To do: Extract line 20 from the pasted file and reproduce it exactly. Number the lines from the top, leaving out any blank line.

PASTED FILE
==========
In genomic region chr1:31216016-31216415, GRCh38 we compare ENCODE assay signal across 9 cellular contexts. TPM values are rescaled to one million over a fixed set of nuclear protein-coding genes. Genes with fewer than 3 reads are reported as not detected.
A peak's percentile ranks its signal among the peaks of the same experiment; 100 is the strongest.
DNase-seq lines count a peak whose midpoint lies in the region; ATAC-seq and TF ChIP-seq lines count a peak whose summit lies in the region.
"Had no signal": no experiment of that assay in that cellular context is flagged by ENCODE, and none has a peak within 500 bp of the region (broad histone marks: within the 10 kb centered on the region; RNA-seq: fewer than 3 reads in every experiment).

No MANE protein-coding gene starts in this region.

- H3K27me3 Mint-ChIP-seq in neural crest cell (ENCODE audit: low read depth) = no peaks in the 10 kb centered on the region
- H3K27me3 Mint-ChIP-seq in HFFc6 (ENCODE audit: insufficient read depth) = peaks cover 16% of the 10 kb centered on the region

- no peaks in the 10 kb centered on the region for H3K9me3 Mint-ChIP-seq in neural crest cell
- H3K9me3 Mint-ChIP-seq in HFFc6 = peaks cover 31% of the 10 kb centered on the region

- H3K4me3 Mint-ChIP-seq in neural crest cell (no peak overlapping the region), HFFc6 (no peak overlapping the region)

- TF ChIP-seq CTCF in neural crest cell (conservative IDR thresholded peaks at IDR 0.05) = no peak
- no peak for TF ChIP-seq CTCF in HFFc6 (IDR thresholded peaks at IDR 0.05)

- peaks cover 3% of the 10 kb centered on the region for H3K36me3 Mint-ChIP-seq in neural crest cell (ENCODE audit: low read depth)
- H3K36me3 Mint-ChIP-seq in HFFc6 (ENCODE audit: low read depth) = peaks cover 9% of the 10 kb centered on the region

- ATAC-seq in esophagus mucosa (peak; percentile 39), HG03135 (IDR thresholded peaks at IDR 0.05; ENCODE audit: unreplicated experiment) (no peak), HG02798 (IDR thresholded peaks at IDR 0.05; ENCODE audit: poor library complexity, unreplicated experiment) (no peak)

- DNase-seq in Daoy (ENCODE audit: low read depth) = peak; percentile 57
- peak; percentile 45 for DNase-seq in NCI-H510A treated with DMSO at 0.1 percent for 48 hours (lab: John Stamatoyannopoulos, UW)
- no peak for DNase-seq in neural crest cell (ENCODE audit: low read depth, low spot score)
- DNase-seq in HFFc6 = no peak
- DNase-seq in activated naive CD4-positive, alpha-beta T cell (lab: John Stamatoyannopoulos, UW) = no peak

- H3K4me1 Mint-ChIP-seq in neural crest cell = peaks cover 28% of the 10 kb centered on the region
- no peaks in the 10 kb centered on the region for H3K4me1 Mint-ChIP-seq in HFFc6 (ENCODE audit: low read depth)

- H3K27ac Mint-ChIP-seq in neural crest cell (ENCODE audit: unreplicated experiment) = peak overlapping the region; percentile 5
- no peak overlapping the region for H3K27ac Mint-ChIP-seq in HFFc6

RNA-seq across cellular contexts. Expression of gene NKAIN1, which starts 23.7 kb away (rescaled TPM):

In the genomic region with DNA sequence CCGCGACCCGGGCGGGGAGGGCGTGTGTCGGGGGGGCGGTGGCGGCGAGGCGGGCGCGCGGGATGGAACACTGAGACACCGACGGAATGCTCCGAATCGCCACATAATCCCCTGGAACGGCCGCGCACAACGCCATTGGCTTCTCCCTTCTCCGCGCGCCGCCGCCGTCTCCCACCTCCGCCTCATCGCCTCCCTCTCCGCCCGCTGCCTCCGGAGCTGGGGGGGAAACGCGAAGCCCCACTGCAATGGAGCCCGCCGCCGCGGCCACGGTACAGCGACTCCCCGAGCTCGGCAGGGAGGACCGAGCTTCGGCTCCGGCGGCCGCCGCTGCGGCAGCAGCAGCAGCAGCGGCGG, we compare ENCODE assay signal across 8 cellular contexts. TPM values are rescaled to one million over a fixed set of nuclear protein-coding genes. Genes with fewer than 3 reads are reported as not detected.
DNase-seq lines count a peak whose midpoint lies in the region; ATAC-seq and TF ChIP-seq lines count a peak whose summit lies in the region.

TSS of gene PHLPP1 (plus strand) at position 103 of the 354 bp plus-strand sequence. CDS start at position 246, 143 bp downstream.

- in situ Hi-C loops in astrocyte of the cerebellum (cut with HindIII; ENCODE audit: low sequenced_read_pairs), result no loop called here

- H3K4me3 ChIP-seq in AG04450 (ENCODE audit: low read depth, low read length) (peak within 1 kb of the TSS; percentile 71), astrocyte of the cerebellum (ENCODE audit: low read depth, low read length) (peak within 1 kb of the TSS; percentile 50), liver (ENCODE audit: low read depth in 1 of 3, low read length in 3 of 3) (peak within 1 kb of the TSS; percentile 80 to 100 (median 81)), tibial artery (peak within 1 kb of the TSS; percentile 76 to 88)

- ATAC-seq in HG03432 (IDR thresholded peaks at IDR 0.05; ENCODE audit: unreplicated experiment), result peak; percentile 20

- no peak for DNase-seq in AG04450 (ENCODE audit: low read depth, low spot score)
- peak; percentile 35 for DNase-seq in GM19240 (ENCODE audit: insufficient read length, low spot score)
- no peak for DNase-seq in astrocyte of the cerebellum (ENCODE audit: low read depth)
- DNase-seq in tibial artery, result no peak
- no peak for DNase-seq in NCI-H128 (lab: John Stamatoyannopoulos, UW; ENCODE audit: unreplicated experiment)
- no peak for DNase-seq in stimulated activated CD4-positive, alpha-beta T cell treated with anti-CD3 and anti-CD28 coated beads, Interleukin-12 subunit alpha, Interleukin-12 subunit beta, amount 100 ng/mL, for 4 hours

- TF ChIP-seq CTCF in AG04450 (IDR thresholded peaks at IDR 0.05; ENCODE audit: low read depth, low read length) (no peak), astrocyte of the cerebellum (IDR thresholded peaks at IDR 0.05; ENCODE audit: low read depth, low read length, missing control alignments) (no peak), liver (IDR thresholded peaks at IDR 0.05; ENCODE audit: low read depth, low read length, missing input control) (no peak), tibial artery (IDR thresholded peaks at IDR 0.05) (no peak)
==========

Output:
- DNase-seq in activated naive CD4-positive, alpha-beta T cell (lab: John Stamatoyannopoulos, UW) = no peak